The Committee should be aware of how onerous it is for residents to give evidence. They believe they should not have to do so just to obtain peace and quiet. They and the Council have repeatedly argued that there is no acceptable substitute to closing times.

6. General Points

There are some additional points that I must make:-

a) This Sunday Dancing Deregulation Order preceded a proposal to allow restaurants to sell alcohol until 1.00am on weekdays. I enclose the Council's recent response which is relevant. [printed as Annex A]

b) The Council already spends nearly £1M per annum on combating noise nuisance and dealing with licensing issues. This figure will need to increase substantially if the Council's services to residents are to be maintained in the event of either of these proposals becoming law.

c) It is difficult to understand why these deregulation proposals are being pursued now when there is to be a White Paper in the spring. This is especially the case since Ministers have repeatedly said that only matters that are not controversial will be promoted under the deregulation process.

d) The Home Office through its Minister has yet again indicated by press release that the Sunday Dancing provisions are to become law before the matter has been considered by both Parliamentary Select Committees. This occurred on the Millennium deregulation proposal.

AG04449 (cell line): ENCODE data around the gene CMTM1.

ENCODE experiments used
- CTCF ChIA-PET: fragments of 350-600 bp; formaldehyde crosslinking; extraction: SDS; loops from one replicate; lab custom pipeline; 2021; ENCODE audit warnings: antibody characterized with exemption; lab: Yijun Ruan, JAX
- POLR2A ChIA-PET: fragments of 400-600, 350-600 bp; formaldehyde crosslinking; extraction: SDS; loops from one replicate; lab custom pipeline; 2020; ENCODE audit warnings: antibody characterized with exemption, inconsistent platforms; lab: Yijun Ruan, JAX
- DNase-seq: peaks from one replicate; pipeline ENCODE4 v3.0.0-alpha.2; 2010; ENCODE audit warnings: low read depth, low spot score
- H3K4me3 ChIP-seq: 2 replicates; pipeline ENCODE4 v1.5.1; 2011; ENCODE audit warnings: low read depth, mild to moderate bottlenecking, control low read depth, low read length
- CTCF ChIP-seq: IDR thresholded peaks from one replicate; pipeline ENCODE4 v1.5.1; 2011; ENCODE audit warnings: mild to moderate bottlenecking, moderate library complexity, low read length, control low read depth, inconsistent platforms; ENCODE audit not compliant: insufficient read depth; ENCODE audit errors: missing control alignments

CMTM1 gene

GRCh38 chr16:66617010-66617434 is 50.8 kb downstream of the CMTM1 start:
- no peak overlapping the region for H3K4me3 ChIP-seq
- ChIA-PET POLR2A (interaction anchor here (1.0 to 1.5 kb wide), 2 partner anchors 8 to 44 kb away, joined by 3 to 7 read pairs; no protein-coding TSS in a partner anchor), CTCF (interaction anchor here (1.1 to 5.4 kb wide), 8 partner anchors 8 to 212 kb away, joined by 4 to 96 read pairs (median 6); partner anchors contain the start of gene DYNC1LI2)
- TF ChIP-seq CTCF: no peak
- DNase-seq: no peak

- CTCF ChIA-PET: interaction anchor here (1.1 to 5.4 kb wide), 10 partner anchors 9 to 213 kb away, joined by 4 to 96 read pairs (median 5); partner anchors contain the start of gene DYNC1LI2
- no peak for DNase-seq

e) The way this proposal has been promoted has consistently been confusing referring as it does to the Sunday Observance Act 1780. The consultation papers have referred to the outdated prohibition on charging for dancing on a Sunday. Very few people have any concerns about charges being levied.

If the true purpose of this proposal and that of the extended hours for restaurants were brought to the attention of the public without reference to the 1780 Act, there would be much more widespread concern by Councils and the general public.


Accordingly, the Council is firmly opposed to this measure and does not believe that the safeguards and measures referred to will give any protection to residents. It will only increase the burden on them. This proposal should be withdrawn now to enable an informed and balanced debate to take place following the publication of the White Paper on Liquor Licensing which is expected shortly.

Alun Phillips LLB
Director of Legal Services

9 February 2000